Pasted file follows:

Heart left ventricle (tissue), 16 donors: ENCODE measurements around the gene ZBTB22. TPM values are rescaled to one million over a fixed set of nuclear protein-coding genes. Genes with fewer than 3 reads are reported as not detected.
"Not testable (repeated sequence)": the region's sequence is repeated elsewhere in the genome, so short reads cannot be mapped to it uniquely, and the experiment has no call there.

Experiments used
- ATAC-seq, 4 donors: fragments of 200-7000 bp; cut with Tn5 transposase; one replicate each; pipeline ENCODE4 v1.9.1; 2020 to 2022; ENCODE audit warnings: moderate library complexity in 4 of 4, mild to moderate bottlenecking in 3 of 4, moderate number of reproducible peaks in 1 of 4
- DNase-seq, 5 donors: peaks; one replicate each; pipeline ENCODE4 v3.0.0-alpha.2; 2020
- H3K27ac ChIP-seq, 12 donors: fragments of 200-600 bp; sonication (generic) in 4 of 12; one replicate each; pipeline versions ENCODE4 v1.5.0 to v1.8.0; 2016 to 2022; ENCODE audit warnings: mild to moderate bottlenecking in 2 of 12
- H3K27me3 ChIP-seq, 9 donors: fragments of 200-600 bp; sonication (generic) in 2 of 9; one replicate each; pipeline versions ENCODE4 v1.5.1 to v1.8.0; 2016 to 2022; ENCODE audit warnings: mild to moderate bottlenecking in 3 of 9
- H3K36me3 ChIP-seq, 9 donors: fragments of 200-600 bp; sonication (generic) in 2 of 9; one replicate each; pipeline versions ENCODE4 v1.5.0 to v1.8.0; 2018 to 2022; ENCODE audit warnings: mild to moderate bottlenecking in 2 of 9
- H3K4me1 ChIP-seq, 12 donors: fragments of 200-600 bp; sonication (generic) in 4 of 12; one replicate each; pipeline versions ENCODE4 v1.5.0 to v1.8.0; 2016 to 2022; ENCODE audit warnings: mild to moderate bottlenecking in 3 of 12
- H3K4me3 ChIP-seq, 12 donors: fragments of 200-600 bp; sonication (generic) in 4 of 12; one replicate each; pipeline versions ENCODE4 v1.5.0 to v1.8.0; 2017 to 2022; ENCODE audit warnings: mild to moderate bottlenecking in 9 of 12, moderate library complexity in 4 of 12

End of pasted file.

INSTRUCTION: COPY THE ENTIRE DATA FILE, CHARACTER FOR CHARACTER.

Heart left ventricle (tissue), 16 donors: ENCODE measurements around the gene ZBTB22. TPM values are rescaled to one million over a fixed set of nuclear protein-coding genes. Genes with fewer than 3 reads are reported as not detected.
"Not testable (repeated sequence)": the region's sequence is repeated elsewhere in the genome, so short reads cannot be mapped to it uniquely, and the experiment has no call there.

Experiments used
- ATAC-seq, 4 donors: fragments of 200-7000 bp; cut with Tn5 transposase; one replicate each; pipeline ENCODE4 v1.9.1; 2020 to 2022; ENCODE audit warnings: moderate library complexity in 4 of 4, mild to moderate bottlenecking in 3 of 4, moderate number of reproducible peaks in 1 of 4
- DNase-seq, 5 donors: peaks; one replicate each; pipeline ENCODE4 v3.0.0-alpha.2; 2020
- H3K27ac ChIP-seq, 12 donors: fragments of 200-600 bp; sonication (generic) in 4 of 12; one replicate each; pipeline versions ENCODE4 v1.5.0 to v1.8.0; 2016 to 2022; ENCODE audit warnings: mild to moderate bottlenecking in 2 of 12
- H3K27me3 ChIP-seq, 9 donors: fragments of 200-600 bp; sonication (generic) in 2 of 9; one replicate each; pipeline versions ENCODE4 v1.5.1 to v1.8.0; 2016 to 2022; ENCODE audit warnings: mild to moderate bottlenecking in 3 of 9
- H3K36me3 ChIP-seq, 9 donors: fragments of 200-600 bp; sonication (generic) in 2 of 9; one replicate each; pipeline versions ENCODE4 v1.5.0 to v1.8.0; 2018 to 2022; ENCODE audit warnings: mild to moderate bottlenecking in 2 of 9
- H3K4me1 ChIP-seq, 12 donors: fragments of 200-600 bp; sonication (generic) in 4 of 12; one replicate each; pipeline versions ENCODE4 v1.5.0 to v1.8.0; 2016 to 2022; ENCODE audit warnings: mild to moderate bottlenecking in 3 of 12
- H3K4me3 ChIP-seq, 12 donors: fragments of 200-600 bp; sonication (generic) in 4 of 12; one replicate each; pipeline versions ENCODE4 v1.5.0 to v1.8.0; 2017 to 2022; ENCODE audit warnings: mild to moderate bottlenecking in 9 of 12, moderate library complexity in 4 of 12